Wednesday, August 27, 2008

Lotus flower - and the Norwegian national flower

I have to say that I understand why the lotus flower holds such a special place in many Eastern cultures, like India and Vietnam. In India the lotus is the national flower, and both hinduism and buddhism honours it with a central and significant meaning.

The most evident quality of the lotus is of course its beauty, but that in itself would not be enough to make so many cultures and religions view it as such a special flower. The delicate beauty of the lotus flower is enhanced when compared with its place of growth, which is usually in a pond or river. Its roots are founded deep down in the mud or soil, while its leaves float on the top of the water. The flower itself rises on a stem above the water, and can in such a way be called unpolluted by the elements surrounding it.

From this unmistakably metaphorical state of existence the lotus has lent itself to symbolism in many of the cultures surrounding its natural habitat, and occurs in many a poem, painting, drawing or saying.
In Norway we actually have two national flowers, one, "bergfrue" (saxifraga cotyledon), meaning "mistress of the mountains", was chosen at an international botanical congress in Amsterdam 1935, probably without the participation of any members of the Norwegian people - except the botanists, of course. This plant I have no relation to, probably because it grows more widely in the mountains than in the woods, and it is in the woods that I have most frequently walked about.

The other one is called "røsslyng" (calluna vulgaris) - "ling" or "heather" in English, and in all of its minimalistic insignificance, this choice I can understand. Anyone who has wandered through the woods in the fall, or across the wide mountain plateaus, will have met this sweet-smelling, unpretentious little plant - and that includes most of the Norwegian population. Suitably, this one was chosen in a large radio programme in 1976 (a programme which still has the most listeners in Norway) and probably reflects a widespread fondness for nature and hiking.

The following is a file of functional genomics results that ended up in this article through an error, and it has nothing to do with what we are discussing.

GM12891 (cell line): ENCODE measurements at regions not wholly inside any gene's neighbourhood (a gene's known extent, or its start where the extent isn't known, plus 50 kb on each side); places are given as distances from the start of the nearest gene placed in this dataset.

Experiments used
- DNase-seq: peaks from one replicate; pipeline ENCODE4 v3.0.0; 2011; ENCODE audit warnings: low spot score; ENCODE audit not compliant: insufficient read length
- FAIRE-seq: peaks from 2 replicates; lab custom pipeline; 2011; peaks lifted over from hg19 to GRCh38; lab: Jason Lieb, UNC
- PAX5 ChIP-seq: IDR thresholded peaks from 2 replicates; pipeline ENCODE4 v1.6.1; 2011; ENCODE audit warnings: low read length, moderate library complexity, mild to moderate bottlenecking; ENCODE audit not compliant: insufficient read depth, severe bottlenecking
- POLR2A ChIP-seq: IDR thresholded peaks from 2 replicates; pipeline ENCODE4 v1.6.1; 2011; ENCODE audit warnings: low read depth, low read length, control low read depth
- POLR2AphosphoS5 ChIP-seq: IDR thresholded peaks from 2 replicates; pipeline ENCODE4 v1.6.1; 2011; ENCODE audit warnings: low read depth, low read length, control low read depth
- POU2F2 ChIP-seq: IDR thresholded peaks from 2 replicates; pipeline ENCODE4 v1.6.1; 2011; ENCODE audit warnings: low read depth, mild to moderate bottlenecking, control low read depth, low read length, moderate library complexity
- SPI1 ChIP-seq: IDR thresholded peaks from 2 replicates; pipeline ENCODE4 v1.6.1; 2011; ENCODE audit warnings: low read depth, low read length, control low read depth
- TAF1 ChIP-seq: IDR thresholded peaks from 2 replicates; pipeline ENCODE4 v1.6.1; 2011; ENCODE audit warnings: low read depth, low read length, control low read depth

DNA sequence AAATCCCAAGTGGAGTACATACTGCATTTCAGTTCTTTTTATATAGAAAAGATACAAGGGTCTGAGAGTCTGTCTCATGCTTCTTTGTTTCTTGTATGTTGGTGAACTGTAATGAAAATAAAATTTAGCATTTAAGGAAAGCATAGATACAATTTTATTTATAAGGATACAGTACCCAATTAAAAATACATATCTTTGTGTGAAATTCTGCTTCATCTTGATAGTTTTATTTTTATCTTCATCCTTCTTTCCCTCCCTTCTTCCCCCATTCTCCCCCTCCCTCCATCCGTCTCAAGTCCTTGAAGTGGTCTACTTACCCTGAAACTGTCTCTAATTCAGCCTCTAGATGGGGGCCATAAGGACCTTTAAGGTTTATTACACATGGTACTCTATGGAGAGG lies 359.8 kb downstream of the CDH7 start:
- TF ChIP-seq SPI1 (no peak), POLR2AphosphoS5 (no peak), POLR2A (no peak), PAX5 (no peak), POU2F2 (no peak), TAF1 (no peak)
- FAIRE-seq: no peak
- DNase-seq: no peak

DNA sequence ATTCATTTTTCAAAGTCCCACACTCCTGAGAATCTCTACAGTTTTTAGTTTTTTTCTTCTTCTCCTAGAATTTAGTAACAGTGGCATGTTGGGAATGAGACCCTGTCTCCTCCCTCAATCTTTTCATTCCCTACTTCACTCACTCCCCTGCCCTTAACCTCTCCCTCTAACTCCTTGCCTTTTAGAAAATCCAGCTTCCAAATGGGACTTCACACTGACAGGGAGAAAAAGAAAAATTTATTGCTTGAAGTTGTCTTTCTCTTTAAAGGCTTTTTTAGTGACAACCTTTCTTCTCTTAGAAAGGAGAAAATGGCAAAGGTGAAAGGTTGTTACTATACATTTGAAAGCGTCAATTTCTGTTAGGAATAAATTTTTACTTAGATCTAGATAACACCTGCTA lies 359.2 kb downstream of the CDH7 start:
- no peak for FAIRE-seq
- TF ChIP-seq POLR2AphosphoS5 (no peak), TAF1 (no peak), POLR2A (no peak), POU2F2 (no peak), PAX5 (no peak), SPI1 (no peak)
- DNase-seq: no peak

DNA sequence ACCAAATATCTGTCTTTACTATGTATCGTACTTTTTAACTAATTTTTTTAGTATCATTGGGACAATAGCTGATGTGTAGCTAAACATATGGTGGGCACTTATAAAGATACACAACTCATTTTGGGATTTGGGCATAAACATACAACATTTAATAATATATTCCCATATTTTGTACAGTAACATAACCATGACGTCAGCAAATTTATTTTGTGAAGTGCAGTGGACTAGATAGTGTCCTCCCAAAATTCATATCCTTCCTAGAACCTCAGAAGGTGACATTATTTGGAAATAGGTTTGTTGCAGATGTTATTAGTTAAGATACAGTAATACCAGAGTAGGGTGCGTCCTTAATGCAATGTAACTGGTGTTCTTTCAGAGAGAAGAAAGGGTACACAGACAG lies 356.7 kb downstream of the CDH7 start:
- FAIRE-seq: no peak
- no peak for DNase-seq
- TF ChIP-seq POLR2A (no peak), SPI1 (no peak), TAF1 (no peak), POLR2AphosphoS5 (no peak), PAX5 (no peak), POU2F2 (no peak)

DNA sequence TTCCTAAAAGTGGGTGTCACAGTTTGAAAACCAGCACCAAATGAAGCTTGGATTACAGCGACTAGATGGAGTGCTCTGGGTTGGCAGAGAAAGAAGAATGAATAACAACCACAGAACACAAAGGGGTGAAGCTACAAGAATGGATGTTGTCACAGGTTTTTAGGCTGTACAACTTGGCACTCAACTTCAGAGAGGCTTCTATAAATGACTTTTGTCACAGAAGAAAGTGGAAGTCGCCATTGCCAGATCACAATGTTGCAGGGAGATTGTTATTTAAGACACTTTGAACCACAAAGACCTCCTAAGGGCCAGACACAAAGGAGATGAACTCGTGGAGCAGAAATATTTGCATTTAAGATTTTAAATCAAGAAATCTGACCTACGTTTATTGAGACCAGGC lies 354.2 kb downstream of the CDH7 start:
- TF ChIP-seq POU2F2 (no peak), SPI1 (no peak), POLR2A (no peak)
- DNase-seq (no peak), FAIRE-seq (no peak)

This post took a most unexpected turn for me, I intended to write more widely about the wonderful and significant lotus flower, and then a kind of natural nostalgia caught up with me in the middle of the whole thing. And now I have to go back to what I am supposed to be doing; writing along on my masters thesis in comparative literature.
It was nice with a little break, though. So long, existent and non-existent readers.


Anonymous said...

How lovely! I too am fasinated by the lotus flower....after visiting Beijing a few times. I now spend a lot of my time painting them.. At present I am painting a series.
Ienjoyed reading your beautiful writings......Felicity

Jennifer said...

Thanks for your post. I was searching for the national flowers of Norway. Your post was indeed useful.....

Mariah said...

your artical was truly usefull thankyou.

Kendra Criscuolo said...

Thanks for ur post, I am making a shadow box for my daughter-in-law and this helped me a bunch.

Scott McRobie said...

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